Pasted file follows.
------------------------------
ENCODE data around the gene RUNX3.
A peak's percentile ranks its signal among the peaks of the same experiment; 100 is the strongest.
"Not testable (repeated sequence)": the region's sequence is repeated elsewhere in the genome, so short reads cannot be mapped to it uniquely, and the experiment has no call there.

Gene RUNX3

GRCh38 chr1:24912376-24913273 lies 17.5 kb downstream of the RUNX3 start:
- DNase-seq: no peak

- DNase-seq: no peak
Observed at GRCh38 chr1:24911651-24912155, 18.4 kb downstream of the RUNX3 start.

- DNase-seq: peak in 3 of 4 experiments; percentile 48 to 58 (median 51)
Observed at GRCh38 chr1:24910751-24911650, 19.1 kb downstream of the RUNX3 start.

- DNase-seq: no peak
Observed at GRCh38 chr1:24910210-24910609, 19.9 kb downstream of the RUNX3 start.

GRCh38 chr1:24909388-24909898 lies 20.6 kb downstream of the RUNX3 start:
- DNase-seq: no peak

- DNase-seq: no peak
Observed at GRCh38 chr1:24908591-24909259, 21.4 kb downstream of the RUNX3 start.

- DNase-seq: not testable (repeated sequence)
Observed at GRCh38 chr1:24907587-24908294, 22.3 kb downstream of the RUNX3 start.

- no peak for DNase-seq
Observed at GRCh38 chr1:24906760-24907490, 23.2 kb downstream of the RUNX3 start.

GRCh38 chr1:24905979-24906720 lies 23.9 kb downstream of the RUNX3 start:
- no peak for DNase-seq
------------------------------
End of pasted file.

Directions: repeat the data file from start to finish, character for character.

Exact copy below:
ENCODE data around the gene RUNX3.
A peak's percentile ranks its signal among the peaks of the same experiment; 100 is the strongest.
"Not testable (repeated sequence)": the region's sequence is repeated elsewhere in the genome, so short reads cannot be mapped to it uniquely, and the experiment has no call there.

Gene RUNX3

GRCh38 chr1:24912376-24913273 lies 17.5 kb downstream of the RUNX3 start:
- DNase-seq: no peak

- DNase-seq: no peak
Observed at GRCh38 chr1:24911651-24912155, 18.4 kb downstream of the RUNX3 start.

- DNase-seq: peak in 3 of 4 experiments; percentile 48 to 58 (median 51)
Observed at GRCh38 chr1:24910751-24911650, 19.1 kb downstream of the RUNX3 start.

- DNase-seq: no peak
Observed at GRCh38 chr1:24910210-24910609, 19.9 kb downstream of the RUNX3 start.

GRCh38 chr1:24909388-24909898 lies 20.6 kb downstream of the RUNX3 start:
- DNase-seq: no peak

- DNase-seq: no peak
Observed at GRCh38 chr1:24908591-24909259, 21.4 kb downstream of the RUNX3 start.

- DNase-seq: not testable (repeated sequence)
Observed at GRCh38 chr1:24907587-24908294, 22.3 kb downstream of the RUNX3 start.

- no peak for DNase-seq
Observed at GRCh38 chr1:24906760-24907490, 23.2 kb downstream of the RUNX3 start.

GRCh38 chr1:24905979-24906720 lies 23.9 kb downstream of the RUNX3 start:
- no peak for DNase-seq